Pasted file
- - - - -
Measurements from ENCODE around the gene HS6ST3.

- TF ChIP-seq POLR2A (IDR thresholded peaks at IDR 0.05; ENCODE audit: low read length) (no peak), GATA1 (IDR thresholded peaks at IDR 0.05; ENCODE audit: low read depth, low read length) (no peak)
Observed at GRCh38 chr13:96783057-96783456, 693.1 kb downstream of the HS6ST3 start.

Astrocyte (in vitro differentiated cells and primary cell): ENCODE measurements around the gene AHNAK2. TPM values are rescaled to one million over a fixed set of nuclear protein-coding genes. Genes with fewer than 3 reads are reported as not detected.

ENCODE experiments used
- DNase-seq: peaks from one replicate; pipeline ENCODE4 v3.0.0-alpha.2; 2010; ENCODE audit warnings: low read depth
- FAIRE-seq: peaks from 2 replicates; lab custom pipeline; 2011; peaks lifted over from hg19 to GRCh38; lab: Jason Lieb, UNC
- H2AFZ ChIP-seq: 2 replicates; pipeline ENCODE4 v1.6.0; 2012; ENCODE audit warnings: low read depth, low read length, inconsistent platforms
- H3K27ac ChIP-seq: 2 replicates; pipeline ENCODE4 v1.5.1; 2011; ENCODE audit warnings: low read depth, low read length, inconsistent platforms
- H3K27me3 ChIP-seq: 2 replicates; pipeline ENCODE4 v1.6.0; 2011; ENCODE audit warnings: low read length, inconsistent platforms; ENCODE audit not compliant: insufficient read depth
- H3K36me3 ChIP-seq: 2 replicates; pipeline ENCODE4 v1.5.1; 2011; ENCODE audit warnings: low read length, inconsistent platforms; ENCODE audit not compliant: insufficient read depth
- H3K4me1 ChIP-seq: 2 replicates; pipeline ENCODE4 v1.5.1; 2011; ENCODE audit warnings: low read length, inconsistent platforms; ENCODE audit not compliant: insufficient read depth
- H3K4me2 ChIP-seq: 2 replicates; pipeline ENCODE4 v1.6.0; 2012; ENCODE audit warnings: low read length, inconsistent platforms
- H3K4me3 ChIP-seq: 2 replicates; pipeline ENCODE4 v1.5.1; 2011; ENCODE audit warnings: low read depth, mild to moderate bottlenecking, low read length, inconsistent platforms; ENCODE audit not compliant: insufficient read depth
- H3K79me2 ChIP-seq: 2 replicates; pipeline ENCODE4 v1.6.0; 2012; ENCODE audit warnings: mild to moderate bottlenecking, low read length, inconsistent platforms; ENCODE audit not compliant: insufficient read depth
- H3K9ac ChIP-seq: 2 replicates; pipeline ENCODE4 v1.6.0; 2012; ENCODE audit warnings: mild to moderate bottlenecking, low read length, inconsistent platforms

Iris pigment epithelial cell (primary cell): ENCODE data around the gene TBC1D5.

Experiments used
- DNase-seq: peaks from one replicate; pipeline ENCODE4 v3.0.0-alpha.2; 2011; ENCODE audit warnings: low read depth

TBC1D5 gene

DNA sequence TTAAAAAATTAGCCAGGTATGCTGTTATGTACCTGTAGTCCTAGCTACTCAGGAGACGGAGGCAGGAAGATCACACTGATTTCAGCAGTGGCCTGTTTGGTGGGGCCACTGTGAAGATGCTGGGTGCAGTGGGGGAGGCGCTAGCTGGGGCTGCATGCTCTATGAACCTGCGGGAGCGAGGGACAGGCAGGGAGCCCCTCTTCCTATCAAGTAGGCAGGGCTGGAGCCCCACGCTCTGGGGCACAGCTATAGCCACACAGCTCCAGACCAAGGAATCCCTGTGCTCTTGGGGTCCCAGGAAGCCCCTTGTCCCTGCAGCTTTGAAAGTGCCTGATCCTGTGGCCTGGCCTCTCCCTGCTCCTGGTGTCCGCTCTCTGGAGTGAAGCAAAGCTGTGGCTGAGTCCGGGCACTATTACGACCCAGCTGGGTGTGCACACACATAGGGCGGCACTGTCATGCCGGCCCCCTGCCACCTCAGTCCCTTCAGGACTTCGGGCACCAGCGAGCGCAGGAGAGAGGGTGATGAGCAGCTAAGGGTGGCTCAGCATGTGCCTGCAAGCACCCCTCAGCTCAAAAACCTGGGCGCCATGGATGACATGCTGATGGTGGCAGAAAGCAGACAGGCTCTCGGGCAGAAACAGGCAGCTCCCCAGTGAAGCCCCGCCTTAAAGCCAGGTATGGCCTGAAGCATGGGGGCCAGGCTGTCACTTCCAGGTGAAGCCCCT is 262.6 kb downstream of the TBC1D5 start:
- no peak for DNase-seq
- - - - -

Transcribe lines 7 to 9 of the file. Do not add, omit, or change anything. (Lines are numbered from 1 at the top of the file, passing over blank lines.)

- FAIRE-seq: peaks from 2 replicates; lab custom pipeline; 2011; peaks lifted over from hg19 to GRCh38; lab: Jason Lieb, UNC
- H2AFZ ChIP-seq: 2 replicates; pipeline ENCODE4 v1.6.0; 2012; ENCODE audit warnings: low read depth, low read length, inconsistent platforms
- H3K27ac ChIP-seq: 2 replicates; pipeline ENCODE4 v1.5.1; 2011; ENCODE audit warnings: low read depth, low read length, inconsistent platforms